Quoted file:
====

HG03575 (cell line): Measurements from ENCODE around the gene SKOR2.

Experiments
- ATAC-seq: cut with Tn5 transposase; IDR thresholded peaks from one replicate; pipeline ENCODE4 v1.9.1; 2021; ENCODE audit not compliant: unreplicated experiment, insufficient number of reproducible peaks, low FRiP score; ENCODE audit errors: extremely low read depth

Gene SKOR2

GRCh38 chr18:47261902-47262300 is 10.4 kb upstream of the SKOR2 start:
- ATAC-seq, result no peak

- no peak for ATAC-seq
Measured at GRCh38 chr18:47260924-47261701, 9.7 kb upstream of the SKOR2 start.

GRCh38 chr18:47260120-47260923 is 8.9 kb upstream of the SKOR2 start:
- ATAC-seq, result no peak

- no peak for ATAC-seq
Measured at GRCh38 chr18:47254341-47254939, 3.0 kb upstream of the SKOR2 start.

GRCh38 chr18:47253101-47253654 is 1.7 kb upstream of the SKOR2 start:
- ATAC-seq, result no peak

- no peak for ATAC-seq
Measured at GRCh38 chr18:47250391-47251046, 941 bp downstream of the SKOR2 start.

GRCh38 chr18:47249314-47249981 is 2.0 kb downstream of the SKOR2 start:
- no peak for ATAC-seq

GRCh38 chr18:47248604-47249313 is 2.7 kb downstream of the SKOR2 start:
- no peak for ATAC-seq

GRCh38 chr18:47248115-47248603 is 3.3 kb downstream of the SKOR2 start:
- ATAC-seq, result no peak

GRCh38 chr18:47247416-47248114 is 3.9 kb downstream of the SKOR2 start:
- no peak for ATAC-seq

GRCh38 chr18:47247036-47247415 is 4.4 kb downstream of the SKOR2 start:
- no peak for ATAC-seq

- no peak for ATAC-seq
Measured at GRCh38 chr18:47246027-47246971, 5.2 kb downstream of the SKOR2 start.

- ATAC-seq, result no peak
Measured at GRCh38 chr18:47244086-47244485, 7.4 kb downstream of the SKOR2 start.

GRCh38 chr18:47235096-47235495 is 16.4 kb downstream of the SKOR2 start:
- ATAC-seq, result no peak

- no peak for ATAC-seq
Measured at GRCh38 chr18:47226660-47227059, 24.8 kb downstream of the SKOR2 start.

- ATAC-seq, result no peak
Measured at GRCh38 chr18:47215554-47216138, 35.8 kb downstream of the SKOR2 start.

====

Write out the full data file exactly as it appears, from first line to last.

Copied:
HG03575 (cell line): Measurements from ENCODE around the gene SKOR2.

Experiments
- ATAC-seq: cut with Tn5 transposase; IDR thresholded peaks from one replicate; pipeline ENCODE4 v1.9.1; 2021; ENCODE audit not compliant: unreplicated experiment, insufficient number of reproducible peaks, low FRiP score; ENCODE audit errors: extremely low read depth

Gene SKOR2

GRCh38 chr18:47261902-47262300 is 10.4 kb upstream of the SKOR2 start:
- ATAC-seq, result no peak

- no peak for ATAC-seq
Measured at GRCh38 chr18:47260924-47261701, 9.7 kb upstream of the SKOR2 start.

GRCh38 chr18:47260120-47260923 is 8.9 kb upstream of the SKOR2 start:
- ATAC-seq, result no peak

- no peak for ATAC-seq
Measured at GRCh38 chr18:47254341-47254939, 3.0 kb upstream of the SKOR2 start.

GRCh38 chr18:47253101-47253654 is 1.7 kb upstream of the SKOR2 start:
- ATAC-seq, result no peak

- no peak for ATAC-seq
Measured at GRCh38 chr18:47250391-47251046, 941 bp downstream of the SKOR2 start.

GRCh38 chr18:47249314-47249981 is 2.0 kb downstream of the SKOR2 start:
- no peak for ATAC-seq

GRCh38 chr18:47248604-47249313 is 2.7 kb downstream of the SKOR2 start:
- no peak for ATAC-seq

GRCh38 chr18:47248115-47248603 is 3.3 kb downstream of the SKOR2 start:
- ATAC-seq, result no peak

GRCh38 chr18:47247416-47248114 is 3.9 kb downstream of the SKOR2 start:
- no peak for ATAC-seq

GRCh38 chr18:47247036-47247415 is 4.4 kb downstream of the SKOR2 start:
- no peak for ATAC-seq

- no peak for ATAC-seq
Measured at GRCh38 chr18:47246027-47246971, 5.2 kb downstream of the SKOR2 start.

- ATAC-seq, result no peak
Measured at GRCh38 chr18:47244086-47244485, 7.4 kb downstream of the SKOR2 start.

GRCh38 chr18:47235096-47235495 is 16.4 kb downstream of the SKOR2 start:
- ATAC-seq, result no peak

- no peak for ATAC-seq
Measured at GRCh38 chr18:47226660-47227059, 24.8 kb downstream of the SKOR2 start.

- ATAC-seq, result no peak
Measured at GRCh38 chr18:47215554-47216138, 35.8 kb downstream of the SKOR2 start.